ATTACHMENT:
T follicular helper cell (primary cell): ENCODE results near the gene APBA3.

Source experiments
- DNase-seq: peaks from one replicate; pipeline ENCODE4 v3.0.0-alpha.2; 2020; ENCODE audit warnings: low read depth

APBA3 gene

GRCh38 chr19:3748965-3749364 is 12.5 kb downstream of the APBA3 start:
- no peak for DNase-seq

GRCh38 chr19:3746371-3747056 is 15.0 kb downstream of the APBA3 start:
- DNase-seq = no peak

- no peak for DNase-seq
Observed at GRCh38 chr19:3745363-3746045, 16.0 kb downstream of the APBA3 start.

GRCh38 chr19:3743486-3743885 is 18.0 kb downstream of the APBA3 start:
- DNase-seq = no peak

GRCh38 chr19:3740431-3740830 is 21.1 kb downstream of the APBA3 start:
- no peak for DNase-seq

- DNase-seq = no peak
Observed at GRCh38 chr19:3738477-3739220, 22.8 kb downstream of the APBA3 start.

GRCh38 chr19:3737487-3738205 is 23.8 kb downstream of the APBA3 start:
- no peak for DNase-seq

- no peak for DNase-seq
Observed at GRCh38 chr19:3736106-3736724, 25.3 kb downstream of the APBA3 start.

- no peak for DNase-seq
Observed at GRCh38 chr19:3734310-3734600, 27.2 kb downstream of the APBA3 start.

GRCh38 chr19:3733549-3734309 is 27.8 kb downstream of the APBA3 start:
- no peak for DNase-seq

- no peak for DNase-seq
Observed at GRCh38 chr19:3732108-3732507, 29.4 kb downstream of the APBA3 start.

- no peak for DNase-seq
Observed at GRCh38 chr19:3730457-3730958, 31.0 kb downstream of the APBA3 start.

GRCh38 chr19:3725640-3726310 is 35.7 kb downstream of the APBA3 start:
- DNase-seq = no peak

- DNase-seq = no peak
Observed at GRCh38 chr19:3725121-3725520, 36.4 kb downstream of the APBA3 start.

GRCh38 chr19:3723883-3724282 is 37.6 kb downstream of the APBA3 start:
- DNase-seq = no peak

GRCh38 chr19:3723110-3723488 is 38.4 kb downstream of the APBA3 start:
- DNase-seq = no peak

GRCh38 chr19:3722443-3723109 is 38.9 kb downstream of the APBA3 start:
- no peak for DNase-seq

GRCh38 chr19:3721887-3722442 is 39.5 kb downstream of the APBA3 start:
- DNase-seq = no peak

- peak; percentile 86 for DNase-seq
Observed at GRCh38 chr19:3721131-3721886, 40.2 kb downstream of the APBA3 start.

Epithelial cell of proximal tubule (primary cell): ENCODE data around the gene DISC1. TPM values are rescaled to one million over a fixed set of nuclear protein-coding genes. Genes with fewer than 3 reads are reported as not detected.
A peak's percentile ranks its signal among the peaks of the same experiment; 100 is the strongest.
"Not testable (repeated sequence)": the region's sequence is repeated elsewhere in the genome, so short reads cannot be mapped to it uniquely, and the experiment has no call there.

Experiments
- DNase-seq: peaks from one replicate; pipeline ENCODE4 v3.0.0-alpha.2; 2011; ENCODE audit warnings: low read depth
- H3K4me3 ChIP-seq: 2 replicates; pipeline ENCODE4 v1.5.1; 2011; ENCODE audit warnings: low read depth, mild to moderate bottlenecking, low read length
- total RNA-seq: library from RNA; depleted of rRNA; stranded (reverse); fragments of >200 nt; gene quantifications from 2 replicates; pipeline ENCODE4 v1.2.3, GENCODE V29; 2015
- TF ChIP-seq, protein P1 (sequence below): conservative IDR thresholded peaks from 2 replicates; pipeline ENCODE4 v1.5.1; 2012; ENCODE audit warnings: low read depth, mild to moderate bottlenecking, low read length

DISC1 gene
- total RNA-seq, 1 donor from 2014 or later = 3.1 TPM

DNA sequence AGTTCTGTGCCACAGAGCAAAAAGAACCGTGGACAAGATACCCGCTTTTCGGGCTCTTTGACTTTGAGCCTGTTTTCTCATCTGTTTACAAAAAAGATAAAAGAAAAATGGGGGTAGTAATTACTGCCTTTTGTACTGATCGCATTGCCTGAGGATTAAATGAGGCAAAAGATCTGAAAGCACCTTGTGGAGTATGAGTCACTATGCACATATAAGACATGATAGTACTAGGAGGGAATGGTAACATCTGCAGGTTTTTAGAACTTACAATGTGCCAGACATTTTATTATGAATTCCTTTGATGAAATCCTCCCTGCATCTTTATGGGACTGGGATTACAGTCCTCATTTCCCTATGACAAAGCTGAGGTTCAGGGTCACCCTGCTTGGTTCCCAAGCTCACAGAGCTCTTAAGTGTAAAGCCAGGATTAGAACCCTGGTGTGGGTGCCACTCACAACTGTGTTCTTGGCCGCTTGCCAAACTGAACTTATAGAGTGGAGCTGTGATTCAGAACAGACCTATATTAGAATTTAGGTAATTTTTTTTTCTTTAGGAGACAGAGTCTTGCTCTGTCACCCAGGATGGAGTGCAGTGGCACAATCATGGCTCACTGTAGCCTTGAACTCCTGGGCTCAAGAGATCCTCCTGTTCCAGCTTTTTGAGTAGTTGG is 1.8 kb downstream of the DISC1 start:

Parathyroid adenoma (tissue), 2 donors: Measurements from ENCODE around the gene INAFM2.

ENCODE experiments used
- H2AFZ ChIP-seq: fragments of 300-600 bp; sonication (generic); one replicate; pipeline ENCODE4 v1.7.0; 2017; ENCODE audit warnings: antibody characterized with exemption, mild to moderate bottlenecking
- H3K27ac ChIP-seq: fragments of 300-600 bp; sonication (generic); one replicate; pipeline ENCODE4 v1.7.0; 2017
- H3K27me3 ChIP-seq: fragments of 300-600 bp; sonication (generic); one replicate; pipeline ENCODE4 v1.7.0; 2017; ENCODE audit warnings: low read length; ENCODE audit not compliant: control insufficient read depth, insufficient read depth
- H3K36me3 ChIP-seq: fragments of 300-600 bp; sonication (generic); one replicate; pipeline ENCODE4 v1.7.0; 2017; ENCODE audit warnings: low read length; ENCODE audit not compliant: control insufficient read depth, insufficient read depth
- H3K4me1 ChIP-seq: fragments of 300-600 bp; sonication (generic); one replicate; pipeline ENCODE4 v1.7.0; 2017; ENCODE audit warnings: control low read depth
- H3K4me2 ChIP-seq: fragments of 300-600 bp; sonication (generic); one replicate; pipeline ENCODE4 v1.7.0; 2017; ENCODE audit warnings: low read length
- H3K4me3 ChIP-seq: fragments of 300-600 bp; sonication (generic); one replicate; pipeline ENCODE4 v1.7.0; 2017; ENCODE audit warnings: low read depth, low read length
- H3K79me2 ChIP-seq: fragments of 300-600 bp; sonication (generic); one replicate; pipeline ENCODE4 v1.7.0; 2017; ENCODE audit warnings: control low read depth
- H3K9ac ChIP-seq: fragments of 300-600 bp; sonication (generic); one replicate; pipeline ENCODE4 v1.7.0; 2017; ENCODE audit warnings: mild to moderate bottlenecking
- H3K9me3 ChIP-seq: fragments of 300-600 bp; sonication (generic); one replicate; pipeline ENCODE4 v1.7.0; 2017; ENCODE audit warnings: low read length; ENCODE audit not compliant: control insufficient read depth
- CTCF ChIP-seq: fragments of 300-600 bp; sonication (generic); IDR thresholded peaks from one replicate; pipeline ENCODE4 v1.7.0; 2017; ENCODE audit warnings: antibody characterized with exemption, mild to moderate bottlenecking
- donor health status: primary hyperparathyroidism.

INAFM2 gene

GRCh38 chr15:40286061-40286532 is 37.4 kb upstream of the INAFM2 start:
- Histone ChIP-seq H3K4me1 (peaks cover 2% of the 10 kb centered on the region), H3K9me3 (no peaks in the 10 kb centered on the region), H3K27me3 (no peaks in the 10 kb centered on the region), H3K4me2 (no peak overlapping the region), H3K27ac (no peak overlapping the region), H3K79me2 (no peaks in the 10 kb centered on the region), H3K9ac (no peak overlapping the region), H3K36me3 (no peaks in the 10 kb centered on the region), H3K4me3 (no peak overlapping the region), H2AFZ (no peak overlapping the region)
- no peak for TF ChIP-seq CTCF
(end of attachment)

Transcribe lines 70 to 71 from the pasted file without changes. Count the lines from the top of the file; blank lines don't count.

- Histone ChIP-seq H3K4me1 (peaks cover 2% of the 10 kb centered on the region), H3K9me3 (no peaks in the 10 kb centered on the region), H3K27me3 (no peaks in the 10 kb centered on the region), H3K4me2 (no peak overlapping the region), H3K27ac (no peak overlapping the region), H3K79me2 (no peaks in the 10 kb centered on the region), H3K9ac (no peak overlapping the region), H3K36me3 (no peaks in the 10 kb centered on the region), H3K4me3 (no peak overlapping the region), H2AFZ (no peak overlapping the region)
- no peak for TF ChIP-seq CTCF